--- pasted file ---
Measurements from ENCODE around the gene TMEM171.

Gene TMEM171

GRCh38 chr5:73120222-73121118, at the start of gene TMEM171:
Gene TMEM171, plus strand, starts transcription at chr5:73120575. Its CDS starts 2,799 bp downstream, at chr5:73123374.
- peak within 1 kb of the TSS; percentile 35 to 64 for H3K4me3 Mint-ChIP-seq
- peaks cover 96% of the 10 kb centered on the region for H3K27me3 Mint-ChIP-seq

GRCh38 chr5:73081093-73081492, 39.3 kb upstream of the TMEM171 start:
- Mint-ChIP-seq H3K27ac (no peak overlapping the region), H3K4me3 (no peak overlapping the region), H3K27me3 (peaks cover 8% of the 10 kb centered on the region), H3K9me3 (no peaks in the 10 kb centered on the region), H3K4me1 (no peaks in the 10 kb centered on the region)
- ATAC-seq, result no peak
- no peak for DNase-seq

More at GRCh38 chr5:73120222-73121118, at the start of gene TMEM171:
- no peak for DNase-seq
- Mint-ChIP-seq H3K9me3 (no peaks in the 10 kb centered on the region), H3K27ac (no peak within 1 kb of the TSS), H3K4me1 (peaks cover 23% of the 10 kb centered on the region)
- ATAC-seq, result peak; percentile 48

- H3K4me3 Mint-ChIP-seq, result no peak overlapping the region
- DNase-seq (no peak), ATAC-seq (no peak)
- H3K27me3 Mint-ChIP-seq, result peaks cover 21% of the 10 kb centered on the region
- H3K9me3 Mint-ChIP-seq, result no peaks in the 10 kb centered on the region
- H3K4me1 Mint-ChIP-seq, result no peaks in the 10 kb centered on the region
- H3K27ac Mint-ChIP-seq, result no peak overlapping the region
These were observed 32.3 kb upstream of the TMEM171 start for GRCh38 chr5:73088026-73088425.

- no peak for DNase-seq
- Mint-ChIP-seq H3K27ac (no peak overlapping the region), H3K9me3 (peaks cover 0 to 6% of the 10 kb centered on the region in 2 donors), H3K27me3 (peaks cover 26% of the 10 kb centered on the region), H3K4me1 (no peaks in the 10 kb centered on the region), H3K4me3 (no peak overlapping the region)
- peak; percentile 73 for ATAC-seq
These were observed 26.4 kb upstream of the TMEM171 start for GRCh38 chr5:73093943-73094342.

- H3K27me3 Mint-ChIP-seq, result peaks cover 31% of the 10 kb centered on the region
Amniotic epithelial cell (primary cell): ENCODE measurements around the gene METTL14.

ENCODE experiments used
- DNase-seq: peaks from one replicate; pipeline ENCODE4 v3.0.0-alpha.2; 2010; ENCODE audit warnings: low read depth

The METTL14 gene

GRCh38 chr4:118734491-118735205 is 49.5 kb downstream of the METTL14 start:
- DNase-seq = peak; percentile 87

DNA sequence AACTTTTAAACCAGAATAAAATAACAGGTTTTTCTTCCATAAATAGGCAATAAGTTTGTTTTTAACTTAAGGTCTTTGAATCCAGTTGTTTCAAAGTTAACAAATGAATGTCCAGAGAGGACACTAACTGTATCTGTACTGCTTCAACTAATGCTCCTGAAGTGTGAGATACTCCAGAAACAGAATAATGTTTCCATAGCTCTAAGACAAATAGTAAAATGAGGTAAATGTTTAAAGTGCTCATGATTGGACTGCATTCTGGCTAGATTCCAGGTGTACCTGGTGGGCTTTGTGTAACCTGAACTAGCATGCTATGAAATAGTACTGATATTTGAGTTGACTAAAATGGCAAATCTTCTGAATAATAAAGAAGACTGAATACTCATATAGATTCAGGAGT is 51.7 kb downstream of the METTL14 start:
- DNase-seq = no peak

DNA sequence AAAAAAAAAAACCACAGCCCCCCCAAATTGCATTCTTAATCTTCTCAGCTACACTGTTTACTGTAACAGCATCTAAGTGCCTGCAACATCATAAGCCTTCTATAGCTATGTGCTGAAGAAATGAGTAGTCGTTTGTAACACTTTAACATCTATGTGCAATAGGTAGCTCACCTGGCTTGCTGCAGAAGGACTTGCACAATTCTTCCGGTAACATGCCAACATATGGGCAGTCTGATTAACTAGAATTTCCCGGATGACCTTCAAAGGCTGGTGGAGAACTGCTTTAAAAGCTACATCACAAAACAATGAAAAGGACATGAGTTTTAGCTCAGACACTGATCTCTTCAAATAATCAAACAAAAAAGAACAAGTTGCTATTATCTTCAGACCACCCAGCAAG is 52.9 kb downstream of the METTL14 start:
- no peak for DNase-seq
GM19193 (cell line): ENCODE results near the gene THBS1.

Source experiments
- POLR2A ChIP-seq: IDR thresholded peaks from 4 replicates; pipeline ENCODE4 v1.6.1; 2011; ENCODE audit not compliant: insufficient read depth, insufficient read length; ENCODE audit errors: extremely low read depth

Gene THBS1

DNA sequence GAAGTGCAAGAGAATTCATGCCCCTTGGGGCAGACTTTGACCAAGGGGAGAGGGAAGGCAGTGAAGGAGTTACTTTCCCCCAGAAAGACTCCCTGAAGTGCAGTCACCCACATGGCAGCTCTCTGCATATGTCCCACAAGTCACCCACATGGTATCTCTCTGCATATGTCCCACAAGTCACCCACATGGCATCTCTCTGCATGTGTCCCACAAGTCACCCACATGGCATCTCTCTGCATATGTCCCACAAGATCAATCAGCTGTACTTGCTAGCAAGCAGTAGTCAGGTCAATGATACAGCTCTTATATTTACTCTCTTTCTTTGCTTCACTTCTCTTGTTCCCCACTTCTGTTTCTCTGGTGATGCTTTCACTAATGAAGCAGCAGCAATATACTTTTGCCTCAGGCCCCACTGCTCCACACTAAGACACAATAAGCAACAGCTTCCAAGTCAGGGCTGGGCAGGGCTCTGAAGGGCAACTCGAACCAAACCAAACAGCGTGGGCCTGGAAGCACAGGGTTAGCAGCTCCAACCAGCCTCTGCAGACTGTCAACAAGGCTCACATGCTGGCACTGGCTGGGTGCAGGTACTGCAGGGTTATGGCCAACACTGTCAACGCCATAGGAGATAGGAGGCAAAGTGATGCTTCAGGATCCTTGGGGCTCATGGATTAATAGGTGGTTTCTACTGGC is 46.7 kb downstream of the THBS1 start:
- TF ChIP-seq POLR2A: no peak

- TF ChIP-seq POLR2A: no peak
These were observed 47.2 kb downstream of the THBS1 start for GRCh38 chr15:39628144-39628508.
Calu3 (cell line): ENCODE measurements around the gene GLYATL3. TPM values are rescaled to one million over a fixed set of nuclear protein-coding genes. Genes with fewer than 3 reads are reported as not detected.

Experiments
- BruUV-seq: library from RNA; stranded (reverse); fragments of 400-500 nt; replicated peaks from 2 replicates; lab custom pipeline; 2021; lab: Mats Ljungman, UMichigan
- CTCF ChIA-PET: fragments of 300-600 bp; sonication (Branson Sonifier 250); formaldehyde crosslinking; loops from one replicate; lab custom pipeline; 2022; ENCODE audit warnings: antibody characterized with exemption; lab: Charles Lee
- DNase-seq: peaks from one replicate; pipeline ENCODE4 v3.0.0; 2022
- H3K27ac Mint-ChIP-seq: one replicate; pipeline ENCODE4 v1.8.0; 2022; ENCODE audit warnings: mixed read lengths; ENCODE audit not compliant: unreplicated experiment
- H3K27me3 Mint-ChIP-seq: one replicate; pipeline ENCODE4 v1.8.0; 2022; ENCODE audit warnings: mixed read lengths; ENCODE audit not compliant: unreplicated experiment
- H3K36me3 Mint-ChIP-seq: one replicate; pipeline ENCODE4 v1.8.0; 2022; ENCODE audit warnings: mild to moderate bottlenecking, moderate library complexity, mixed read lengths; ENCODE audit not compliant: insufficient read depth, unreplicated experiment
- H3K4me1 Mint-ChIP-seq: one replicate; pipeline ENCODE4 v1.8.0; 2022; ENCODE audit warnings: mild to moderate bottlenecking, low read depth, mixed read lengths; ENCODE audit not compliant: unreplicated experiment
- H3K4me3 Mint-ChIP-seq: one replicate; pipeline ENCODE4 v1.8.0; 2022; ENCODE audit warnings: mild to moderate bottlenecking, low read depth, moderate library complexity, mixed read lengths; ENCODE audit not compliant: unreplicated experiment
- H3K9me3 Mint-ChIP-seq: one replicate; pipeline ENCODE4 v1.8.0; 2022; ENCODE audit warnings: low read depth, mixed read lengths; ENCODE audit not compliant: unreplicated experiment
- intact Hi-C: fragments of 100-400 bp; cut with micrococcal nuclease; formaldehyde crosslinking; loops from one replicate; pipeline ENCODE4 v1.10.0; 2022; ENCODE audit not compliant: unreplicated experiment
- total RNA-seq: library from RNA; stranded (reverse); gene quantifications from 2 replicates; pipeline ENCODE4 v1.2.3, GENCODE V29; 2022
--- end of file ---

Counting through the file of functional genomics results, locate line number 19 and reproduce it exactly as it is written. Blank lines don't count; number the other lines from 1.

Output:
- H3K4me1 Mint-ChIP-seq, result no peaks in the 10 kb centered on the region